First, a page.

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Journal of Public Health Management & Practice:
doi: 10.1097/PHH.0b013e3181fd4cf6
Original Article

Diabetes Prevention and Control in the Workplace: A Pilot Project for County Employees

Barham, Kalleen MD; West, Susan RN; Trief, Paula PhD; Morrow, Cynthia MD, MPH; Wade, Michael MS; Weinstock, Ruth S. MD, PhD

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Objectives: To improve nutrition and physical activity of county employees and promote weight loss.

Design: Random assignment to begin the program when first offered or after 3 months (“wait control” group).

Setting: Worksite.

Participants: Onondaga County employees (n = 45) at risk for diabetes (n = 35) or with diabetes (n = 10). Mean (±SD) age = 51.2 (± 8.0) years and body mass index (BMI) = 37.3 ± (6.8 kg/m2).

Intervention: Twelve weekly healthy lifestyle sessions based on the Diabetes Prevention Program curriculum, followed by monthly sessions for up to 12 months.

Outcomes: Medical: Weight, BMI, waist circumference, blood pressure, fasting glucose, lipid, and hemoglobin A1c levels. Psychosocial/behavioral: Health-related quality of life Short Form-12, Impact of Weight on Quality of Life Scale), physical activity (International Physical Activity Questionnaire), eating behavior (3-Factor Eating Questionnaire, National Cancer Institute Fat Screener), job satisfaction.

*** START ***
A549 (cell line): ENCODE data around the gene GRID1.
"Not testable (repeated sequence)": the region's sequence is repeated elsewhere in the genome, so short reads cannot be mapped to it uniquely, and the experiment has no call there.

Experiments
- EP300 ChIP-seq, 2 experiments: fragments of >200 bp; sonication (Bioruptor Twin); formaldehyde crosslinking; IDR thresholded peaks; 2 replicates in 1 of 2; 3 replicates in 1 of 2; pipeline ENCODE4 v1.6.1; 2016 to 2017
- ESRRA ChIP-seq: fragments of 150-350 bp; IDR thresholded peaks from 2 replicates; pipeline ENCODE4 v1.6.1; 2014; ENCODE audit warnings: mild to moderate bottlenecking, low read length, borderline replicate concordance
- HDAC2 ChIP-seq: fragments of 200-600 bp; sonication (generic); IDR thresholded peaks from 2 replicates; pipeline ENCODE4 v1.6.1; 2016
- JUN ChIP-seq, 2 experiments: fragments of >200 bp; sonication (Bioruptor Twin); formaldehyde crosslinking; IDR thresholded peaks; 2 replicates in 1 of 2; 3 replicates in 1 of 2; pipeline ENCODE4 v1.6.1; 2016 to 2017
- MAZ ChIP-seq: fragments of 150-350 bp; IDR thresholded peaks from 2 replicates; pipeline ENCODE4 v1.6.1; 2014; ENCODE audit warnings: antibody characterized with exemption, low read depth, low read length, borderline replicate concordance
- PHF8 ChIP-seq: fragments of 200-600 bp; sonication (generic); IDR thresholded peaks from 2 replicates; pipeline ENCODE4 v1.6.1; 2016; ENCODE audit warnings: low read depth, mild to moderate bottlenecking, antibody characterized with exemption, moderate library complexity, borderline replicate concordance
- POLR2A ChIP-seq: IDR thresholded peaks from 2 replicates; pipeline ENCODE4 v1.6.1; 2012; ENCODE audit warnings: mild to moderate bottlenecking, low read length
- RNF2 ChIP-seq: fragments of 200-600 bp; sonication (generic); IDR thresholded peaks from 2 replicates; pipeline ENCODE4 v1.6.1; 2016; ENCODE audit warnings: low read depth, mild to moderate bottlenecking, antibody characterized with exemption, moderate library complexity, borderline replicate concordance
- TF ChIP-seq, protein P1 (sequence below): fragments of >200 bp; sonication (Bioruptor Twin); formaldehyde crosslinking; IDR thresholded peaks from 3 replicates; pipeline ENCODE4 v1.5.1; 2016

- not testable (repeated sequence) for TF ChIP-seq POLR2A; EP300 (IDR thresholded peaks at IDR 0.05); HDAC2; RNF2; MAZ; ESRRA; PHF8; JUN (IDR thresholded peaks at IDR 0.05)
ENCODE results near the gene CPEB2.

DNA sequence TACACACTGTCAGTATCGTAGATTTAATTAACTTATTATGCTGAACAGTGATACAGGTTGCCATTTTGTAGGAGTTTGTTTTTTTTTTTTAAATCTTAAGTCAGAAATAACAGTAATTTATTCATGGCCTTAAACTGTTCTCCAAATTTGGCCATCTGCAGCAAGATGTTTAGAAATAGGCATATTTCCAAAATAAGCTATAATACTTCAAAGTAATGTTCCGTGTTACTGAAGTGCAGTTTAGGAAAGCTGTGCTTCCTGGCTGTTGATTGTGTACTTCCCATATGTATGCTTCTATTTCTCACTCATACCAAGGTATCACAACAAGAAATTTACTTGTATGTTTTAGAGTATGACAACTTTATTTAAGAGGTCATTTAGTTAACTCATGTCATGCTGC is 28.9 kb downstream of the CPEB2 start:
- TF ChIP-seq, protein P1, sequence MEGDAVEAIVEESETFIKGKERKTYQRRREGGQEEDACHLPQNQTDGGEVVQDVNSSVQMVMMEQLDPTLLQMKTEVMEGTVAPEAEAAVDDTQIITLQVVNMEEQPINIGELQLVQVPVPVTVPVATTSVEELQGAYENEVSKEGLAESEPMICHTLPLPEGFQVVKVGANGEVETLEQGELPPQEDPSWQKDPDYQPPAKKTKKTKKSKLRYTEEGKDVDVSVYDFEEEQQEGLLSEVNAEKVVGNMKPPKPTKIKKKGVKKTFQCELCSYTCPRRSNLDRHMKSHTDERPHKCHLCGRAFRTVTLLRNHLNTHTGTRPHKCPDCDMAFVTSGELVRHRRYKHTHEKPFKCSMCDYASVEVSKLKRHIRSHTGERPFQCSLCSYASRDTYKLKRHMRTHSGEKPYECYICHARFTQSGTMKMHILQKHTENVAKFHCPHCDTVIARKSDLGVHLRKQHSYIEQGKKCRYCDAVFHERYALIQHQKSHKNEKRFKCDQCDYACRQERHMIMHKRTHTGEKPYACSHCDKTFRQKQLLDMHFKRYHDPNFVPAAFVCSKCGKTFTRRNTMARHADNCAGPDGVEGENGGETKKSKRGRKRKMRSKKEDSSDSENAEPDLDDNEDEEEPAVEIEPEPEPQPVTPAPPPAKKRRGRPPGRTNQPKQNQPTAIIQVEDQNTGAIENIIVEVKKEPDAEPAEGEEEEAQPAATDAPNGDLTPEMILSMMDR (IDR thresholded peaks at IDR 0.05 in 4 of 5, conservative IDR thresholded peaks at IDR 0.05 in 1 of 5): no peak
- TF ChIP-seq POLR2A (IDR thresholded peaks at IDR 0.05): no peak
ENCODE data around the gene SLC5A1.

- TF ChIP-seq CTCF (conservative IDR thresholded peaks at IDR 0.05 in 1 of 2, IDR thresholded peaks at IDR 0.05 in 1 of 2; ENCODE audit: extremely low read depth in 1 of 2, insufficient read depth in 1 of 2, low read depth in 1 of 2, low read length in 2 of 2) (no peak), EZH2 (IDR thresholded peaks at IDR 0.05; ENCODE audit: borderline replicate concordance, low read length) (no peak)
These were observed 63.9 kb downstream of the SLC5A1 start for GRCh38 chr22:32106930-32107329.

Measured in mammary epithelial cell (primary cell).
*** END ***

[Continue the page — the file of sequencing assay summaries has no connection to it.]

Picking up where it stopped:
Results: The intervention group lost significant weight compared to the wait control group over the first 3 months (mean [95% CI], –2.23 kg [–3.5 to 0.97]) vs [+ 0.73 kg (+0.17 to +1.28)], with a decrease in BMI (P < .001) and waist circumference (P = .004), an increase in physical activity (International Physical Activity Questionnaire, P = .011) and lower dietary fat intake (P = .018). Over 12 months, 22.5% (9/40) lost more than 5% body weight and 12.5% (5/40) lost more than 7% body weight. After the first 3 months, there was gradual partial weight regain but reduction in waist circumference was maintained. The intervention group demonstrated significant improvement in Impact of Weight on Quality of Life Scale (P < .001), 3-Factor Eating (cognitive restraint P < .001, uncontrolled eating P = .003, and emotional eating P = .001), International Physical Activity Questionnaire (P = .011), and Short Form-12 Physical Component Summary (P = .048). No improvements were observed in blood pressure, lipid, hemoglobin A1c, or glucose levels. Job satisfaction was inversely related to BMI at baseline (P = .001) with a trend for improvement with the modest weight loss.

Conclusions: A worksite intervention program can help government employees adopt healthier lifestyles and achieve modest weight loss.

© 2011 Lippincott Williams & Wilkins, Inc.


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